U.S. Stocks: All Better Now?

After having drifted lower since the beginning of the month, the U.S. stock market as measured by the S&P 500 Index suddenly exploded higher on Tuesday. And the key index tacked on a few additional points on Wednesday. In the process, the S&P 500 not only broke decisively above its recent downward trading channel but also nearly set a new all-time intraday high. Such a decisive reversal might understandably lead one to conclude that all is once again right with the U.S. stock market. But one does not have to look far under the surface to find evidence to the contrary.

Please click on the link to read more of my article on Seeking Alpha.

Rising Risks In The Quest For Yield

Income oriented investors have been traveling through a yield desert over the last several years. Thanks to extraordinary monetary policy from the U.S. Federal Reserve that has included keeping interest rates pinned at zero percent for the last five years, those living on fixed incomes including retirees have been forced out of the safety of FDIC insured saving deposits and into various higher risk investment vehicles in an effort to find yield. Recognizing the voracious appetite for income in the yield-starved environment, some institutions and individuals have poured into these same higher income areas of the stock market, some with the use of leverage, to not only capture but also amplify yields. While the reliance on higher risk investments has helped satisfy the demand for yield to this point, it is reasonable to consider whether unforeseen risks and unintended consequences are being fostered in the process.

Please click on the link to read more of my article on Seeking Alpha.

This QE Bower My Prison

The Federal Reserve’s persistently aggressive monetary policy has had a paralyzing effect for many investors over the last several years. Like a skillet of boiling hot milk being emptied on one’s foot, repeated monetary stimulus programs, including three rounds of quantitative easing, two rounds of Operation Twist and the quintupling of the Fed’s balance sheet, has distorted capital markets in such a way that it has imprisoned many investors to a bower of heightened risk control and uncharacteristically short-term thinking amid the expectation that the negative spillover effects from such unprecedented policies will eventually come home to roost in a significant way. But as we enter the twilight of the Fed’s supposed final round of quantitative easing, the confined investor has reason for gladness, for they can continue to delight in the splendor of today’s market while also knowing that nature never deserts the wise and pure in the end.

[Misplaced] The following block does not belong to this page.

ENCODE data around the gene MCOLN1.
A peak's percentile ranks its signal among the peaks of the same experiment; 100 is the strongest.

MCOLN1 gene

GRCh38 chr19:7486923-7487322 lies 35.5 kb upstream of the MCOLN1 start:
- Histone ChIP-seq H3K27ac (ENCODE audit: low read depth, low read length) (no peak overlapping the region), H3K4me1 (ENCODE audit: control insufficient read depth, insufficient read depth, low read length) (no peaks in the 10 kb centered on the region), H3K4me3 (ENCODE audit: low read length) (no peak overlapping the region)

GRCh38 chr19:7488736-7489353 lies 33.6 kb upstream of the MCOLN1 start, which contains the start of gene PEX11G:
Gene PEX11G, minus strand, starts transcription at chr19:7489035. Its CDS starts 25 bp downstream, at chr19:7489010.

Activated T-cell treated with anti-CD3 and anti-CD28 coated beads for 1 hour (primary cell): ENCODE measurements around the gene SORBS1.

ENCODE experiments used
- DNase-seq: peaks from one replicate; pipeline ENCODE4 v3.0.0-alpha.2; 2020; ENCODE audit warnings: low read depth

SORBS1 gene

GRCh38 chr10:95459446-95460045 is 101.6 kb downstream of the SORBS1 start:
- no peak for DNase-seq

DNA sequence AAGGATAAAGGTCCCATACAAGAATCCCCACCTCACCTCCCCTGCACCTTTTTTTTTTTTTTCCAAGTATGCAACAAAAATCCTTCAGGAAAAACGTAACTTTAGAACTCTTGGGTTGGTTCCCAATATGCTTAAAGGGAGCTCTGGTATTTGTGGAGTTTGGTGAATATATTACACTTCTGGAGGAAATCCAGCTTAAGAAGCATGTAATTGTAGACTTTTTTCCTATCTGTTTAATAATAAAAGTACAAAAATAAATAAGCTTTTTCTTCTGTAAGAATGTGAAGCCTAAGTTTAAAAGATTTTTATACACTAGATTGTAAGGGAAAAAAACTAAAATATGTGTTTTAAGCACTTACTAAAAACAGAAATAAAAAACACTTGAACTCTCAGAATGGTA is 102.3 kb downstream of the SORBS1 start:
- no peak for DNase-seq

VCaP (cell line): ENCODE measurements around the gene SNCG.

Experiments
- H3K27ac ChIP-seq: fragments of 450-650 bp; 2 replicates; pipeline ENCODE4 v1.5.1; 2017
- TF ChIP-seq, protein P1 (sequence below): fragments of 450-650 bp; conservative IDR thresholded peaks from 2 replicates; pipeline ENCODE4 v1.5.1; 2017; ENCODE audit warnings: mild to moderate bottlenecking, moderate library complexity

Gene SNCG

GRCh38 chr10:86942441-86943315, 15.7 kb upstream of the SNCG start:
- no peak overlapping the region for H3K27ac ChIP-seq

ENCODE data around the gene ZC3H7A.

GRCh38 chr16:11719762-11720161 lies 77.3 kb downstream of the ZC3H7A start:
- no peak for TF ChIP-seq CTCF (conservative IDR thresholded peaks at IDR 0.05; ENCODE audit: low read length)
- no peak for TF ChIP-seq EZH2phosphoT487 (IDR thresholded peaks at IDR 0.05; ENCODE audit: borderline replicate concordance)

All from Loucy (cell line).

Please click on the link to read more of my article on Seeking Alpha.

Are Stocks Set For A Major Decline In The Fall?

The market news coverage is becoming increasingly polarized. On one side of the debate are those that believe the sky is the limit for stocks in the months ahead. With stocks reaching a fresh all-time high on Friday, this view has yet to be invalidated. On the other side of the discussion are those that expect a significant stock market pullback is not only imminent but also long overdue. Given the fact that we are soon entering what has historically been a tumultuous time of year for stocks, such expectations may soon be validated. Who is right? Only time will tell, but in working to identify the answer it is worthwhile to explore market history to see if we can identify clues as to whether the stock market is setting up for a major decline as we head into the fall of 2014.

Please click on the link to read more of my article on Seeking Alpha.

A Surprising New Portfolio Diversifier

Portfolio diversification is a primary objective for most investors in any market environment. And it is a particular priority today for many that wish to participate in any further upside the aging bull market may provide in the coming months while also seeking to protect against downside risk. Normally for stock investors, true portfolio diversification is achieved through allocating to other vastly different and generally uncorrelated asset classes such as long-term Treasuries and gold. But in 2014, a surprising new category has emerged from within the stock market itself to become an effective portfolio diversifier in the current environment. This category is the utilities sector, and it may now be worth another look following a recent pullback.

Please click on the link to read more of my article on Seeking Alpha.

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